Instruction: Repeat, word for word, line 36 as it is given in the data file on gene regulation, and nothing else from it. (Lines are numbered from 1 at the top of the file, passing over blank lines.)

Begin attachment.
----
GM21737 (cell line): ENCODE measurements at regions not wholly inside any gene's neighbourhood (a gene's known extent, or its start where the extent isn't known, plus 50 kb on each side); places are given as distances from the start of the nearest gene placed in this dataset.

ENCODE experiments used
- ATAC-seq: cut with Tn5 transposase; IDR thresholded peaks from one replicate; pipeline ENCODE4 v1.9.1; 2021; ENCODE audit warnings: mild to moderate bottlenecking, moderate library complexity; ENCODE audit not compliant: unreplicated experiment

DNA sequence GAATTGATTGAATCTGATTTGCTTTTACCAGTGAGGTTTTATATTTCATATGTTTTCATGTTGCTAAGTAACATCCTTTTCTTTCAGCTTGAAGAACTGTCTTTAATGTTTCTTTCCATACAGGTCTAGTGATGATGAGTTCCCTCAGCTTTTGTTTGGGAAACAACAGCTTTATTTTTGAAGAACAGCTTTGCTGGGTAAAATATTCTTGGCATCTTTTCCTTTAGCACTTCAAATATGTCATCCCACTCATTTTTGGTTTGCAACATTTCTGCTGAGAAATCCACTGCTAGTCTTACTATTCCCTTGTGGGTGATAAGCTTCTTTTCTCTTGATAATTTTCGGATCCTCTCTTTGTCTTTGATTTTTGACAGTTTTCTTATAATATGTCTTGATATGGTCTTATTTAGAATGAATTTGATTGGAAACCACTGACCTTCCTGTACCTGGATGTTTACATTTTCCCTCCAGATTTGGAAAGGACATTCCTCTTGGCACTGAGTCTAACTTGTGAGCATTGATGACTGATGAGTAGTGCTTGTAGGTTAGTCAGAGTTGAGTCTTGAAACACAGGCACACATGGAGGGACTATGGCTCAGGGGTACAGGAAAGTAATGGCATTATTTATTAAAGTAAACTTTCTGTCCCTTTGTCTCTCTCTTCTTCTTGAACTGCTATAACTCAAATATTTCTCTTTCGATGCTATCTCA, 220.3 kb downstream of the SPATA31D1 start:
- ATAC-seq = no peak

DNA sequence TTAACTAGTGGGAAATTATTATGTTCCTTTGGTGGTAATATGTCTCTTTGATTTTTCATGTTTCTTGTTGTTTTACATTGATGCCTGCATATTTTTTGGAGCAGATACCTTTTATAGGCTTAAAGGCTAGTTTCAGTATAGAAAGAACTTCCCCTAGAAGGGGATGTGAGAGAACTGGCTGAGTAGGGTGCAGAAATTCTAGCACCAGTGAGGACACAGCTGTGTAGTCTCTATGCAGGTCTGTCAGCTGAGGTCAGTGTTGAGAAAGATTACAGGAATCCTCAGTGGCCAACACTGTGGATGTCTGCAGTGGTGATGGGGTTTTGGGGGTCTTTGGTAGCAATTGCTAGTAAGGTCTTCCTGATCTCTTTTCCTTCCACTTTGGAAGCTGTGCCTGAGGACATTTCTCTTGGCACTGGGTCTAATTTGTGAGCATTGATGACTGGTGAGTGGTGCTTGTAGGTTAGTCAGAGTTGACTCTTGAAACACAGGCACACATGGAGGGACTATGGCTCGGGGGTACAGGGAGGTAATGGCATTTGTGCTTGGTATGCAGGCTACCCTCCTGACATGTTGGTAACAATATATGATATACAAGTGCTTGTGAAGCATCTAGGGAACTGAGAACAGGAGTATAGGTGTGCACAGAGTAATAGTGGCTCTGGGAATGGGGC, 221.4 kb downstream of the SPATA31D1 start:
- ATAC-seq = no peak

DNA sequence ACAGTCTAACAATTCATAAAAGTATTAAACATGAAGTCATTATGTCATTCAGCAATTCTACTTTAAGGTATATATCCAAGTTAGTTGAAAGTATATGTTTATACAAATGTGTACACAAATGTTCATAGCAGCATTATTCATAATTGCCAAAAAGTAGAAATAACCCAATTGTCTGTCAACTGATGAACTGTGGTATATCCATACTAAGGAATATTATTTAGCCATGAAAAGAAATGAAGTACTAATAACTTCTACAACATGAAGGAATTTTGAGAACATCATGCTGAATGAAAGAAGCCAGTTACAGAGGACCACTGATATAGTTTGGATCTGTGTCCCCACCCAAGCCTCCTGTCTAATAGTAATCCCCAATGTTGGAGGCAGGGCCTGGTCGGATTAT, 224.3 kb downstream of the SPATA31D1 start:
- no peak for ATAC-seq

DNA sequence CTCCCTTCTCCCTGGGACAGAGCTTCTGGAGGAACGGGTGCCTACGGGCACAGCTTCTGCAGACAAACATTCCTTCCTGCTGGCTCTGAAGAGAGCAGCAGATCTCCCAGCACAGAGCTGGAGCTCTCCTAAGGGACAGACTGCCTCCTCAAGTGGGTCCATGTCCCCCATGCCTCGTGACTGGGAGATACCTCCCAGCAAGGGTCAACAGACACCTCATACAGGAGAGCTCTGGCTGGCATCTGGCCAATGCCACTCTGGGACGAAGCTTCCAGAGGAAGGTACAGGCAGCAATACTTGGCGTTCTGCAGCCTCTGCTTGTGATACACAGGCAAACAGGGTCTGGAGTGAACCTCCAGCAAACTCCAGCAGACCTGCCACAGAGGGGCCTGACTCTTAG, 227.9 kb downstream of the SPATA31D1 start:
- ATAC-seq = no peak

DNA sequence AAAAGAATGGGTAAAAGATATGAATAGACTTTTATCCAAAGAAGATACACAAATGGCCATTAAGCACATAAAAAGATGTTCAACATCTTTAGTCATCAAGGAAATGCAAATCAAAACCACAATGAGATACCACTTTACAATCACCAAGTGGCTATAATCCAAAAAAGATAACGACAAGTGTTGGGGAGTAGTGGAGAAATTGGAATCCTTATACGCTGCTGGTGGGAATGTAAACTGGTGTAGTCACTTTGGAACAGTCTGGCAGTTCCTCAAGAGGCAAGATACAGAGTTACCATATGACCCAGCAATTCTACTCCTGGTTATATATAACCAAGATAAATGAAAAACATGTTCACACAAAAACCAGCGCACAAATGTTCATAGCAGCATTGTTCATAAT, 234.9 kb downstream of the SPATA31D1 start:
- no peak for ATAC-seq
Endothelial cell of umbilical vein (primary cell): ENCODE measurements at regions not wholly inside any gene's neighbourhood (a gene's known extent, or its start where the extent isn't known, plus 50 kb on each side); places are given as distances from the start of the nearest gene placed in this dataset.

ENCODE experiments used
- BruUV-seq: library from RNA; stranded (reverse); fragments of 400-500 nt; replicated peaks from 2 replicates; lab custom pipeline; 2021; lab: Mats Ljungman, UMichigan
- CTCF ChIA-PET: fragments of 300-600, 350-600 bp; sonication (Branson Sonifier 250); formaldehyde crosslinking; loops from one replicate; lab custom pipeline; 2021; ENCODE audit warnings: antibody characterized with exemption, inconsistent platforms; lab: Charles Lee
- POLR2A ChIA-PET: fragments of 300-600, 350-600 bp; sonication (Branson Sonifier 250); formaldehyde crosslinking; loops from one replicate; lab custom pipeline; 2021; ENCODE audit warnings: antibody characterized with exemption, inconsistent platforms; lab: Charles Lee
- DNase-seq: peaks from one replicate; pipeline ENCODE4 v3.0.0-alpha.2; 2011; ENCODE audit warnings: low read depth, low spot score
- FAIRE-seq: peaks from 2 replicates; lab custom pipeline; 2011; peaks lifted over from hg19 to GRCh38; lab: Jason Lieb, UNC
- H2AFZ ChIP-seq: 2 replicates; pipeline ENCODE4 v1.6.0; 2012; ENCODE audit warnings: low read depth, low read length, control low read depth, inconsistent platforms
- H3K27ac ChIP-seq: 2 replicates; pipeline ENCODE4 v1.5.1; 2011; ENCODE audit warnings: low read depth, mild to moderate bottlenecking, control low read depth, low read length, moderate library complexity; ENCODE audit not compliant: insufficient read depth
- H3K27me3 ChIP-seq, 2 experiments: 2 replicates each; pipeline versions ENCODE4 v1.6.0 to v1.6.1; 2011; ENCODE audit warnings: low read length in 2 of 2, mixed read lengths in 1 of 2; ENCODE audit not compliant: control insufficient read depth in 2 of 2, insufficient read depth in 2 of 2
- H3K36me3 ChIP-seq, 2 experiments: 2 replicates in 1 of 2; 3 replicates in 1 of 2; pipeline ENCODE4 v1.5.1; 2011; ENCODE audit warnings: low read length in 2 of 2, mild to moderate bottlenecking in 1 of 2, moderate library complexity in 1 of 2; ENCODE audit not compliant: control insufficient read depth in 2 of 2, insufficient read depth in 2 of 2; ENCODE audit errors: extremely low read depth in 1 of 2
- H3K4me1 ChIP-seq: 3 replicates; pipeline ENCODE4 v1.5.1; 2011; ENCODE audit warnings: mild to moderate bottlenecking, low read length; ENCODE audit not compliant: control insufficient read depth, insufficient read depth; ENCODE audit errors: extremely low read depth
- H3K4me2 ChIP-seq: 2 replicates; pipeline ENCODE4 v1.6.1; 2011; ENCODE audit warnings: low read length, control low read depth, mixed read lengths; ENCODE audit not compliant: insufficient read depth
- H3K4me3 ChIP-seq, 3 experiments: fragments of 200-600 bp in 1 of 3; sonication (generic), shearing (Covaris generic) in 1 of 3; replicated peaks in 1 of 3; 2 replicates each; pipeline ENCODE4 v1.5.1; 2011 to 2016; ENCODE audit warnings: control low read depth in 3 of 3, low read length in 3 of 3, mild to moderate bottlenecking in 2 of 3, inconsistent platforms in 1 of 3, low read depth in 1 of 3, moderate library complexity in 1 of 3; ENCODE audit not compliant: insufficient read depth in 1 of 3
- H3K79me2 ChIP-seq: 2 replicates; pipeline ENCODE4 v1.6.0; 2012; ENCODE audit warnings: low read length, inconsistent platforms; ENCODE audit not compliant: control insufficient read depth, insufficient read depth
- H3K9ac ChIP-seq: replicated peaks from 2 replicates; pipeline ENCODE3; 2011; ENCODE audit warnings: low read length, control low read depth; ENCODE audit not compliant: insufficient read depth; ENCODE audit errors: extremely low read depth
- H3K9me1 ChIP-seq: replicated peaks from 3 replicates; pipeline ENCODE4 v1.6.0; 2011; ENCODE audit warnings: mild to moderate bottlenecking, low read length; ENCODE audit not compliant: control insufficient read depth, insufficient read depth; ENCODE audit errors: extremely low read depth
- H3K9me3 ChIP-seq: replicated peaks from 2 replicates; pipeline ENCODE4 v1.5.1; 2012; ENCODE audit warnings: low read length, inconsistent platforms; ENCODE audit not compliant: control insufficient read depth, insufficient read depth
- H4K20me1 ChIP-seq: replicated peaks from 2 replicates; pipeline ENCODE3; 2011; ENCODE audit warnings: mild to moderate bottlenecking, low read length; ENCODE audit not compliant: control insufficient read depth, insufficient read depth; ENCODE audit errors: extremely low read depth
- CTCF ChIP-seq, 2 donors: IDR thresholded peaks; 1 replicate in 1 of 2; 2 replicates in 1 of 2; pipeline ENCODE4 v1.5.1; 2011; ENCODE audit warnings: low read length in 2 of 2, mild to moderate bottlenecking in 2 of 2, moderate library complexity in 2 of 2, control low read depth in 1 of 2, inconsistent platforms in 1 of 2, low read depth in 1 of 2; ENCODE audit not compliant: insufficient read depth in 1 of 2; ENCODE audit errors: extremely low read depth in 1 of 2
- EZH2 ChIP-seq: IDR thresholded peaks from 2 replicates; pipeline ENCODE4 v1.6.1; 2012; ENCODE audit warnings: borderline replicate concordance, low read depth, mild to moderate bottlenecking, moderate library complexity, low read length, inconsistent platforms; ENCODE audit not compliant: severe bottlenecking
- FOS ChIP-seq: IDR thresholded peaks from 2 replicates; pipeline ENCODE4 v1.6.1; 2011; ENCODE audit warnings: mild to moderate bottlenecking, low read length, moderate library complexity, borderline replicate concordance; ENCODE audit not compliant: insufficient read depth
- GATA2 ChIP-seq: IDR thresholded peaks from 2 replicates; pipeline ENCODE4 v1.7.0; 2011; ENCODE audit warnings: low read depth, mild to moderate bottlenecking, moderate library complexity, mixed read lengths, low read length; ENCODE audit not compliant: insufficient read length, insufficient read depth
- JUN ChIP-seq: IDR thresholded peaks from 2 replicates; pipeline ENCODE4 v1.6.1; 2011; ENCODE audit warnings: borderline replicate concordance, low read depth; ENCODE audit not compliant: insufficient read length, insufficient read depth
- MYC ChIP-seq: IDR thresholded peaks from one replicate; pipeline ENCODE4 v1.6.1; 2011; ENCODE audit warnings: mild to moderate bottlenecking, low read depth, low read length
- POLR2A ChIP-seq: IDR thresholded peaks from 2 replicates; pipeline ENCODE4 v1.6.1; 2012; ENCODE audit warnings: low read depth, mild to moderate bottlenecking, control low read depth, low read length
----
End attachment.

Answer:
- GATA2 ChIP-seq: IDR thresholded peaks from 2 replicates; pipeline ENCODE4 v1.7.0; 2011; ENCODE audit warnings: low read depth, mild to moderate bottlenecking, moderate library complexity, mixed read lengths, low read length; ENCODE audit not compliant: insufficient read length, insufficient read depth